Afterward, they sat and talked. Holbrooke said he was in despair over his role in the administration. He simply could not establish a relationship with Obama, Holbrooke said. The president seemed remote and cold-blooded, at least in Holbrooke’s presence. And, as if that weren’t enough, Holbrooke’s problem wasn’t just with Obama: Holbrooke thought many in the White House were against him, especially McDonough, who had been with Obama since the earliest stages of his 2008 campaign.
Still, Holbrooke hoped somehow to leverage his many connections into a wider role in the administration. He was an old friend of Tom Donilon, who had a few weeks earlier become Obama’s national security adviser. Maybe things will improve, Holbrooke told Drozdiak.
The following Friday, Holbrooke was at a meeting in Hillary Clinton’s State Department office when he suddenly became flushed and stricken with pain. He was taken to the State Department medical office, but collapsed and went by ambulance to George Washington University Hospital. He died there three days later of a ruptured aorta.
* * *
Holbrooke’s death represented, in many ways, a passing of the old guard in American foreign policy. He was the link to the Democratic Party of the Vietnam era. His ideas and career reflected the party’s prolonged ambivalence about what to say and do in the aftermath of that disaster.
In the 1970s, Holbrooke had been among the Democrats’ intellectual leaders in trying to define America’s role in the world after the elder statesmen from the Kennedy and Johnson administrations—the Rusks and McNamaras, Bundys and Rostows—had been discredited.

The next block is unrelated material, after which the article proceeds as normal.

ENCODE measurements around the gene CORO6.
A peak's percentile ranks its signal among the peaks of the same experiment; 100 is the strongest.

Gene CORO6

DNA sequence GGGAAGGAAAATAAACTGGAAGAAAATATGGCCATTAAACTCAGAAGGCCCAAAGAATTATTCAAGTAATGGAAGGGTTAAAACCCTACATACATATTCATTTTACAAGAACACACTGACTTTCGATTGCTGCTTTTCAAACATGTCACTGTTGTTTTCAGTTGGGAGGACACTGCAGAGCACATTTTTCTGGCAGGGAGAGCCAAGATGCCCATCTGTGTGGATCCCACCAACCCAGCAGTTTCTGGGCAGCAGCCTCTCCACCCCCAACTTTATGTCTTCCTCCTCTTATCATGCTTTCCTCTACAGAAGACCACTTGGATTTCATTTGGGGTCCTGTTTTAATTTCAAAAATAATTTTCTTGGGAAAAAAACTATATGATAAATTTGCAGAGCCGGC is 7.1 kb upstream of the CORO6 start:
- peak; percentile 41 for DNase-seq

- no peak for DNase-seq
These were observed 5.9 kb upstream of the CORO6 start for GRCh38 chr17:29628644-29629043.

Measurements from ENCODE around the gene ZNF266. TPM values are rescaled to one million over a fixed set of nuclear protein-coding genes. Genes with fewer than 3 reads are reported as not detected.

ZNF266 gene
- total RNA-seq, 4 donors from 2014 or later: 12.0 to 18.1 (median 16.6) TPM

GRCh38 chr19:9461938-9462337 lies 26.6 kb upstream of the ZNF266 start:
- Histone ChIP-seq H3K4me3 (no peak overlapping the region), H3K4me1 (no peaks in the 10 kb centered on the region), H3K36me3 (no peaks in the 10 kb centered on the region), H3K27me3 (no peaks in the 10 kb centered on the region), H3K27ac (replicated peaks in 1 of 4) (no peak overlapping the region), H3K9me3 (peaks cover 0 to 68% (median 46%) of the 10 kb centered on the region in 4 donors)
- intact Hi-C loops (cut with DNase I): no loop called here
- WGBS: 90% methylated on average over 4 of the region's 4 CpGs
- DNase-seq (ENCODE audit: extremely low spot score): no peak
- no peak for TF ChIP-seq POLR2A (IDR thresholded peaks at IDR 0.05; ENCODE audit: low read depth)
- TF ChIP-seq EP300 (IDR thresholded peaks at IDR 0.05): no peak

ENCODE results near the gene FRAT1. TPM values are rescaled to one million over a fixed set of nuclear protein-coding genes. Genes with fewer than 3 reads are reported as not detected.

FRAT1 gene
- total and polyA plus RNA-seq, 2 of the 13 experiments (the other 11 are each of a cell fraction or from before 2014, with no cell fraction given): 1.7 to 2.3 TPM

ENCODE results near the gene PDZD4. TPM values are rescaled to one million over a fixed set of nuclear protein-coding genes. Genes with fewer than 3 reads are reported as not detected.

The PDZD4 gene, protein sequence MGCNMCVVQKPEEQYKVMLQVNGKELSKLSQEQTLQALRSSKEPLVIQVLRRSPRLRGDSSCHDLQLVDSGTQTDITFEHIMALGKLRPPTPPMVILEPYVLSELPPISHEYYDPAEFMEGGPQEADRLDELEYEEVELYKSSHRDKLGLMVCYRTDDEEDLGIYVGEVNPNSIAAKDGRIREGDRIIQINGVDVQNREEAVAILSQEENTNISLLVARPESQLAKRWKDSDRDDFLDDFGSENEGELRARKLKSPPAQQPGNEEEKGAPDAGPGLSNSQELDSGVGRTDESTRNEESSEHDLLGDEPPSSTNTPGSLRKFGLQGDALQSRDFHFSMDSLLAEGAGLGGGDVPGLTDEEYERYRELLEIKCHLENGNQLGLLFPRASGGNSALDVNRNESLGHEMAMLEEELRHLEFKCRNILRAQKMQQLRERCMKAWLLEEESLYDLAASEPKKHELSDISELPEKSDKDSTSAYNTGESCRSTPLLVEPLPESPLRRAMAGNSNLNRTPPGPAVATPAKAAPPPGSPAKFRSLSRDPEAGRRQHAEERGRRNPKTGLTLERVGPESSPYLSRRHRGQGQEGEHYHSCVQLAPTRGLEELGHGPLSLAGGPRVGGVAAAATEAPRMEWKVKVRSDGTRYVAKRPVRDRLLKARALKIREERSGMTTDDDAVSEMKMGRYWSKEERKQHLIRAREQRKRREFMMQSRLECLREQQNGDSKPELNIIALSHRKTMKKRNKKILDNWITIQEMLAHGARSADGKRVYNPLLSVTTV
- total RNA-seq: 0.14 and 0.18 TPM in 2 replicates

On the one hand, Holbrooke could sound passionately liberal as he attacked the Republicans during general elections and the periods when the Democrats were out of office. He embraced important causes such as stopping the spread of AIDS. He thought of Vietnam as a terrible mistake, one the United States should never repeat.
Yet within the Democratic Party and during Democratic primaries, Holbrooke was definitely not a man of the political left. He did not ally himself with antiwar movements or candidates, whether George McGovern in 1972 or Obama in 2008. A year after the end of the Vietnam War, he specifically denounced “the guilt-ridden anguish of the left.”
Instead, Holbrooke invariably placed himself close to the Democratic Party’s center of gravity, alongside established forces and elites rather than insurgent movements. To a considerable extent, this reflected his ambition and his fascination with power, his perpetual urge to be on the inside, his sense that those in antiwar movements or insurgencies didn’t know the way things really worked (and also didn’t know the right people, the ones on his long contact list).
Yet along with these personal factors, Holbrooke’s determined centrism reflected a set of underlying beliefs. He was not opposed to the use of force, especially not for humanitarian purposes in places like Bosnia and Kosovo. He did not believe America was inherently malign. He argued repeatedly that the United States should continue to play a powerful role in the world.
The great irony was that Barack Obama, the president with whom Holbrooke did not get along, eventually embraced many of these same centrist views himself. After he became president, Obama made clear through his actions that despite his opposition to the Iraq War, he was no pacifist. On the contrary, he was quite willing to wield military power (ground troops in Afghanistan, SEAL teams on killing missions in Pakistan) and technology (drones in country after country) on behalf of America’s interests and values. If Holbrooke was respectful of money, comfortable with financial power and the world of Wall Street, Obama was hardly a populist on economic issues himself.